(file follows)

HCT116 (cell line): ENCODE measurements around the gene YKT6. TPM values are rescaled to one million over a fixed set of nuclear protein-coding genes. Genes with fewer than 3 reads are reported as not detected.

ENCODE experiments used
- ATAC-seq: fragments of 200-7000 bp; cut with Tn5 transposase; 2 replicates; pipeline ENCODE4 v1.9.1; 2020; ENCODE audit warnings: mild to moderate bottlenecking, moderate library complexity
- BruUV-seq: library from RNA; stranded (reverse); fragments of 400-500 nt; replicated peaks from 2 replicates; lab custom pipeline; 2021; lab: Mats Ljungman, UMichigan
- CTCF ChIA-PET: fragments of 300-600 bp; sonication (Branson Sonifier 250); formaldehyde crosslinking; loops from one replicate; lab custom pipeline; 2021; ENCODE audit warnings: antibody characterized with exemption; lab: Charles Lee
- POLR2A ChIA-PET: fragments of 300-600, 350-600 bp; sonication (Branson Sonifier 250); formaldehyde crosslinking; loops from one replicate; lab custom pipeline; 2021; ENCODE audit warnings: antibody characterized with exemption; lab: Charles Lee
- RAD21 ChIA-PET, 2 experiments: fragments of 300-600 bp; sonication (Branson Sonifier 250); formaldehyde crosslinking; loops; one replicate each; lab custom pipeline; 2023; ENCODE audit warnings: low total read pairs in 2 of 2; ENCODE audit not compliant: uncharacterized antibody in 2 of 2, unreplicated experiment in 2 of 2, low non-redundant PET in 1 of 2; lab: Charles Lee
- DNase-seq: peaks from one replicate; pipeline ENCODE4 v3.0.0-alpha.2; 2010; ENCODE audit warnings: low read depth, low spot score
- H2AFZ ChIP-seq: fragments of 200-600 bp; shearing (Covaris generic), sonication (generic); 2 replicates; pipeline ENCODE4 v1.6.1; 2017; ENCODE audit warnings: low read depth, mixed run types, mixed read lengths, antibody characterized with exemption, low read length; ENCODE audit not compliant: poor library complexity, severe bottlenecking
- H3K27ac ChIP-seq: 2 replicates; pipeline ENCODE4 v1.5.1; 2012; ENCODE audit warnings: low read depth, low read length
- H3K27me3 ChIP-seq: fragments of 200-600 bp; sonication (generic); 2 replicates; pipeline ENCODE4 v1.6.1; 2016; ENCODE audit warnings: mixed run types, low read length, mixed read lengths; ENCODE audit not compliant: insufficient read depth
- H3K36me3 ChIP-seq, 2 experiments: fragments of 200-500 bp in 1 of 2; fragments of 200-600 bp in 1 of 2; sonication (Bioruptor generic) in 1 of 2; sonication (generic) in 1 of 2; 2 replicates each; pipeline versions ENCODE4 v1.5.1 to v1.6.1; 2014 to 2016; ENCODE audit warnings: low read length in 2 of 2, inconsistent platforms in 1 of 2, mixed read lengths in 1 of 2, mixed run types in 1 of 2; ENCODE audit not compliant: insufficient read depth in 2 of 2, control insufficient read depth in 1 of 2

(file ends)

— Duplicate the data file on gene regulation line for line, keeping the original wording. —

HCT116 (cell line): ENCODE measurements around the gene YKT6. TPM values are rescaled to one million over a fixed set of nuclear protein-coding genes. Genes with fewer than 3 reads are reported as not detected.

ENCODE experiments used
- ATAC-seq: fragments of 200-7000 bp; cut with Tn5 transposase; 2 replicates; pipeline ENCODE4 v1.9.1; 2020; ENCODE audit warnings: mild to moderate bottlenecking, moderate library complexity
- BruUV-seq: library from RNA; stranded (reverse); fragments of 400-500 nt; replicated peaks from 2 replicates; lab custom pipeline; 2021; lab: Mats Ljungman, UMichigan
- CTCF ChIA-PET: fragments of 300-600 bp; sonication (Branson Sonifier 250); formaldehyde crosslinking; loops from one replicate; lab custom pipeline; 2021; ENCODE audit warnings: antibody characterized with exemption; lab: Charles Lee
- POLR2A ChIA-PET: fragments of 300-600, 350-600 bp; sonication (Branson Sonifier 250); formaldehyde crosslinking; loops from one replicate; lab custom pipeline; 2021; ENCODE audit warnings: antibody characterized with exemption; lab: Charles Lee
- RAD21 ChIA-PET, 2 experiments: fragments of 300-600 bp; sonication (Branson Sonifier 250); formaldehyde crosslinking; loops; one replicate each; lab custom pipeline; 2023; ENCODE audit warnings: low total read pairs in 2 of 2; ENCODE audit not compliant: uncharacterized antibody in 2 of 2, unreplicated experiment in 2 of 2, low non-redundant PET in 1 of 2; lab: Charles Lee
- DNase-seq: peaks from one replicate; pipeline ENCODE4 v3.0.0-alpha.2; 2010; ENCODE audit warnings: low read depth, low spot score
- H2AFZ ChIP-seq: fragments of 200-600 bp; shearing (Covaris generic), sonication (generic); 2 replicates; pipeline ENCODE4 v1.6.1; 2017; ENCODE audit warnings: low read depth, mixed run types, mixed read lengths, antibody characterized with exemption, low read length; ENCODE audit not compliant: poor library complexity, severe bottlenecking
- H3K27ac ChIP-seq: 2 replicates; pipeline ENCODE4 v1.5.1; 2012; ENCODE audit warnings: low read depth, low read length
- H3K27me3 ChIP-seq: fragments of 200-600 bp; sonication (generic); 2 replicates; pipeline ENCODE4 v1.6.1; 2016; ENCODE audit warnings: mixed run types, low read length, mixed read lengths; ENCODE audit not compliant: insufficient read depth
- H3K36me3 ChIP-seq, 2 experiments: fragments of 200-500 bp in 1 of 2; fragments of 200-600 bp in 1 of 2; sonication (Bioruptor generic) in 1 of 2; sonication (generic) in 1 of 2; 2 replicates each; pipeline versions ENCODE4 v1.5.1 to v1.6.1; 2014 to 2016; ENCODE audit warnings: low read length in 2 of 2, inconsistent platforms in 1 of 2, mixed read lengths in 1 of 2, mixed run types in 1 of 2; ENCODE audit not compliant: insufficient read depth in 2 of 2, control insufficient read depth in 1 of 2